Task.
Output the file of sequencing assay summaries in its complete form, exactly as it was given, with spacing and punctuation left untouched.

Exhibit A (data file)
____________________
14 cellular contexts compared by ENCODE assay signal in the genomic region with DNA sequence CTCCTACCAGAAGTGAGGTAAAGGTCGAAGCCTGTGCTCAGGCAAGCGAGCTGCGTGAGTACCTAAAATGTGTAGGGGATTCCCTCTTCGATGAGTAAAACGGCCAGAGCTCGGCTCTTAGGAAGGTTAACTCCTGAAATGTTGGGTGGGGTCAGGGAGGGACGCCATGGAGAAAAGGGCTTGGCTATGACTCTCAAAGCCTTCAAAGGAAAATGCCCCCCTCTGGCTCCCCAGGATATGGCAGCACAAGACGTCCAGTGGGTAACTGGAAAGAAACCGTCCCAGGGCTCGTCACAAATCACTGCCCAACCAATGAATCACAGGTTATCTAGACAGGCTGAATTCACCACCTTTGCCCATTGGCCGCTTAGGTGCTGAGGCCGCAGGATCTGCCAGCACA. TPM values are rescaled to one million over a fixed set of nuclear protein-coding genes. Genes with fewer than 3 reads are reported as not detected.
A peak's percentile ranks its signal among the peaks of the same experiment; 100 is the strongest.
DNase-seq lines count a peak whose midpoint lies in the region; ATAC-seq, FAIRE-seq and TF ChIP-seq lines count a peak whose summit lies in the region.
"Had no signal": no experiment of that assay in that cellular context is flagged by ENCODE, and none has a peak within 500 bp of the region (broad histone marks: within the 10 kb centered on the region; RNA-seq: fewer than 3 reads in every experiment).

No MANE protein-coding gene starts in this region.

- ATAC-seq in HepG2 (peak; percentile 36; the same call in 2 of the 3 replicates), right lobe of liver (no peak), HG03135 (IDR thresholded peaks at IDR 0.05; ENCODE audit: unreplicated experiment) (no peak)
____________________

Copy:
14 cellular contexts compared by ENCODE assay signal in the genomic region with DNA sequence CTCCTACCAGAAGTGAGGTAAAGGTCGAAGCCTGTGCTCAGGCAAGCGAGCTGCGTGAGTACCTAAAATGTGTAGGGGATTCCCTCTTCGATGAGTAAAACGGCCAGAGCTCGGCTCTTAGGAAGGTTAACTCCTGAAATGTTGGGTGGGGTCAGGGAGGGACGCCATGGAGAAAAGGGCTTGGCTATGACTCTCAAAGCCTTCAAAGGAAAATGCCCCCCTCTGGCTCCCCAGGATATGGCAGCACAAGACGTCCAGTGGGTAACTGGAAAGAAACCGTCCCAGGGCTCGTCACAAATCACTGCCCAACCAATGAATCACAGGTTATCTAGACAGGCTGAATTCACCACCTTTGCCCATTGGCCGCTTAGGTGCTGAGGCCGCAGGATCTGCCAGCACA. TPM values are rescaled to one million over a fixed set of nuclear protein-coding genes. Genes with fewer than 3 reads are reported as not detected.
A peak's percentile ranks its signal among the peaks of the same experiment; 100 is the strongest.
DNase-seq lines count a peak whose midpoint lies in the region; ATAC-seq, FAIRE-seq and TF ChIP-seq lines count a peak whose summit lies in the region.
"Had no signal": no experiment of that assay in that cellular context is flagged by ENCODE, and none has a peak within 500 bp of the region (broad histone marks: within the 10 kb centered on the region; RNA-seq: fewer than 3 reads in every experiment).

No MANE protein-coding gene starts in this region.

- ATAC-seq in HepG2 (peak; percentile 36; the same call in 2 of the 3 replicates), right lobe of liver (no peak), HG03135 (IDR thresholded peaks at IDR 0.05; ENCODE audit: unreplicated experiment) (no peak)